If you notice suspicious activity from certain family members, it helps if you are able to recognize the red flags of fraud.

    Here are 5 warning signs of identity theft:

    1. Unexpected negative impacts on your credit score: You usually have a good credit rating, but it suddenly decreases, or a lender denies a credit application.
    2. Inexplicable activity on your credit report: You check out your credit report from one of the three major credit bureaus — Experian, Equifax, and TransUnion — to see new accounts that you don’t recognize.
    3. Mysterious payments or claims: You receive communications about medical claims, government payouts, or higher tax bills.
    4. Contact from debt collectors out of the blue: You get mail about credit card debt or visits from repossession agencies claiming you owe them for loans you never took out. Notices about missed payments on a child or grandparent's credit card are also possible.
    5. Unauthorized activity on your credit card bills: You notice transactions you can’t explain, including small “test charges” shortly before larger purchases.

    How To Protect Yourself From Identity Theft

    1. Start monitoring your online accounts
    2. Set up fraud alerts
    3. Secure sensitive documents
    4. Consider an identity theft protection service

    Whether it’s a wide-scale hack or targeted family identity theft, any of us could be victims of identity fraud.

    Here's how to take back control and protect yourself from identity theft.

    1. Start monitoring your online accounts

    The more efficient you are with your personal finances, the less likely it is that you will fall victim to fraud. Practice good financial hygiene by:

    • Reviewing your credit card statements, bank accounts, and bills every month
    • Regularly scanning your personal data exposure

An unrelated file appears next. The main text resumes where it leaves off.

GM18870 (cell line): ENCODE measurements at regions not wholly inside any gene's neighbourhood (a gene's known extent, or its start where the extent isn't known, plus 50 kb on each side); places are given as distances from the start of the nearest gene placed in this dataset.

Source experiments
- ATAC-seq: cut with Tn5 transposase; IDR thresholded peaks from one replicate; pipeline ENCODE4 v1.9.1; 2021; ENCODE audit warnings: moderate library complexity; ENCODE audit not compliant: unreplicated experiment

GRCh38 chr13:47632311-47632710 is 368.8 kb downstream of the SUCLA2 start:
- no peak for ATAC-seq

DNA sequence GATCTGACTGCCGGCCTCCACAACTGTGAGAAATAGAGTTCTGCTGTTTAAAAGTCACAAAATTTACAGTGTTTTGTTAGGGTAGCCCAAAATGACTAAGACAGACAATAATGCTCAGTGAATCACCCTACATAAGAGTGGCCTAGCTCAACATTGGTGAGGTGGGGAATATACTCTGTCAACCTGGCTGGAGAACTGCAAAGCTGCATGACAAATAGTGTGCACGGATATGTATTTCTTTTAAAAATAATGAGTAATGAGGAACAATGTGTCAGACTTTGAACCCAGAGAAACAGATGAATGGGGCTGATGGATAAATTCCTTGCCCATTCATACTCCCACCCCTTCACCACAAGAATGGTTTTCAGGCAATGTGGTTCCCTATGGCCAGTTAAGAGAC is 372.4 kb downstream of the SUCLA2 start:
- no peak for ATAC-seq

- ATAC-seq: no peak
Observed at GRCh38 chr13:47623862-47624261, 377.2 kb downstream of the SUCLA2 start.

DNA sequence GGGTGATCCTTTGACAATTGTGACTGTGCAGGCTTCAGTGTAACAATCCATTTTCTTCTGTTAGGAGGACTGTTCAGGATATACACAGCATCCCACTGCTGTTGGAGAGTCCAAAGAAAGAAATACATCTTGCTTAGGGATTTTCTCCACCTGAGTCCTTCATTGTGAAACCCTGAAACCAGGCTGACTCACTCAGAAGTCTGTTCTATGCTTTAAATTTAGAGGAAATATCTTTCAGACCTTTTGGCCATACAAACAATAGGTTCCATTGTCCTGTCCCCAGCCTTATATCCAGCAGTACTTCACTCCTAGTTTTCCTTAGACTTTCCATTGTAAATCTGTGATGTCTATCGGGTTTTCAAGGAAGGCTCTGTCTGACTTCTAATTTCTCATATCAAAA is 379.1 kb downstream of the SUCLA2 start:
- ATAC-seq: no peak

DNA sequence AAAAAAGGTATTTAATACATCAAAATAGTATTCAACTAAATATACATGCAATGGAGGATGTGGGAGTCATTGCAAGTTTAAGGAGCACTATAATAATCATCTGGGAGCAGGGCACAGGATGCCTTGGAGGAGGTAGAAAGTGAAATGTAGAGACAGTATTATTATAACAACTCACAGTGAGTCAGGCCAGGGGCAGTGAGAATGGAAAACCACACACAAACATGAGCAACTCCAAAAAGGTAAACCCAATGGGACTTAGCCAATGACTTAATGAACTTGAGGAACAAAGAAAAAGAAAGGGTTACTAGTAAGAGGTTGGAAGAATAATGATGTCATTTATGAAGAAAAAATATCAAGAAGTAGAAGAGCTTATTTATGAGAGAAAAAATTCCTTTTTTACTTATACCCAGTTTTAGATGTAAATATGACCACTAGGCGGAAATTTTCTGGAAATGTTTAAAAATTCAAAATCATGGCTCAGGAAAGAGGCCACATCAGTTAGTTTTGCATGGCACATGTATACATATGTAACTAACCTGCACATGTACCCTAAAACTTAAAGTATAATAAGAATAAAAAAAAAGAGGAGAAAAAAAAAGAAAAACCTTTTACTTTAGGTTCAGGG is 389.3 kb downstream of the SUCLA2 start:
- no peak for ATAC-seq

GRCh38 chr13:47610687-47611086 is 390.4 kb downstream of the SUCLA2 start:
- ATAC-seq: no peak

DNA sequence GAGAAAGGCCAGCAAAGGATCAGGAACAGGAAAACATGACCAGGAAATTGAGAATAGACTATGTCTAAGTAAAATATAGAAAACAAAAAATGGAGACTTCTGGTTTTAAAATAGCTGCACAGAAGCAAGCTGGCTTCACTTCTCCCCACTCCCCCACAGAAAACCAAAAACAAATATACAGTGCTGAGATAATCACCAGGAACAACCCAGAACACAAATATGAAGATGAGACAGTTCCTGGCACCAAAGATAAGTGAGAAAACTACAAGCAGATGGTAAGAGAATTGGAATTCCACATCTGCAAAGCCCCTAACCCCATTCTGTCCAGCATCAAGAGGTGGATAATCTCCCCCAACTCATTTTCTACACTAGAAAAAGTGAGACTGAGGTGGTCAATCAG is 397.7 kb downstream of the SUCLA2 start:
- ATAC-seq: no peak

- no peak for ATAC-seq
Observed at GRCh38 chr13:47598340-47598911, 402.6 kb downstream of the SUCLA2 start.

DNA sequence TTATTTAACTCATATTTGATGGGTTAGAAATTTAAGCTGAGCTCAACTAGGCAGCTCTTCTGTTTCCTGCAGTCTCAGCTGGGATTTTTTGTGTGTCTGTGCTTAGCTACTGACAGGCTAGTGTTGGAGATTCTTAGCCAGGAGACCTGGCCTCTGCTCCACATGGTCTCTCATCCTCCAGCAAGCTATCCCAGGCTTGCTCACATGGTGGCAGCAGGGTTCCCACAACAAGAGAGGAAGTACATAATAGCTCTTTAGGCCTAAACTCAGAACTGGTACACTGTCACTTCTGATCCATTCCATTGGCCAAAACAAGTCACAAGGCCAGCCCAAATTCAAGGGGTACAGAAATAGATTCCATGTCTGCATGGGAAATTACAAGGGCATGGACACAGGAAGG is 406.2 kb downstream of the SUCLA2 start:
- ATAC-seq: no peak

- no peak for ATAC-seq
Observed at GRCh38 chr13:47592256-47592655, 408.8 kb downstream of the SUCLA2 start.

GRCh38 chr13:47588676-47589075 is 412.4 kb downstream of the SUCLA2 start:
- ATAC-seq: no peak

• Signing up for credit monitoring to check your credit reports for unusual activity
    • Freezing your credit alongside monitoring for added protection

    “By freezing my credit file at all three major credit bureaus, I’ve locked all of the doors of my house to prevent anyone from breaking in. A credit monitoring service will tell me after someone has already gotten in. So paying for a credit monitoring service — especially without a credit freeze — is not a wise move.” – Eva Velasquez, CEO of the Identity Theft Resource Center.

    2. Set up fraud alerts

    fraud alert types
    Each of these credit protection tools notifies you of potential for fraud or identity theft. Source: Consumer Financial Protection Bureau (CFPB)

    Add alerts to your credit reports to get notifications about any activity on your accounts. If a family member has opened a credit card in your name, you'll know. Once you make a request for fraud alerts with one of the three bureaus, it will automatically be added to all three credit reports. This extra security means lenders need to verify your identity before approving any new credit requests.

    3. Secure sensitive documents

    Feeling like you can't trust your family is a discomforting notion. But if a family member is struggling financially, he or she might do something impetuous. It's crucial to keep your PII safe, especially if a potential thief lives in your home.

    You can keep sensitive documents tucked away in a fire safe or lockbox, and include your Social Security card, passports, or anything related to your bank accounts. If you're worried about someone stealing your wallet, consider storing it in a safe or lockbox overnight.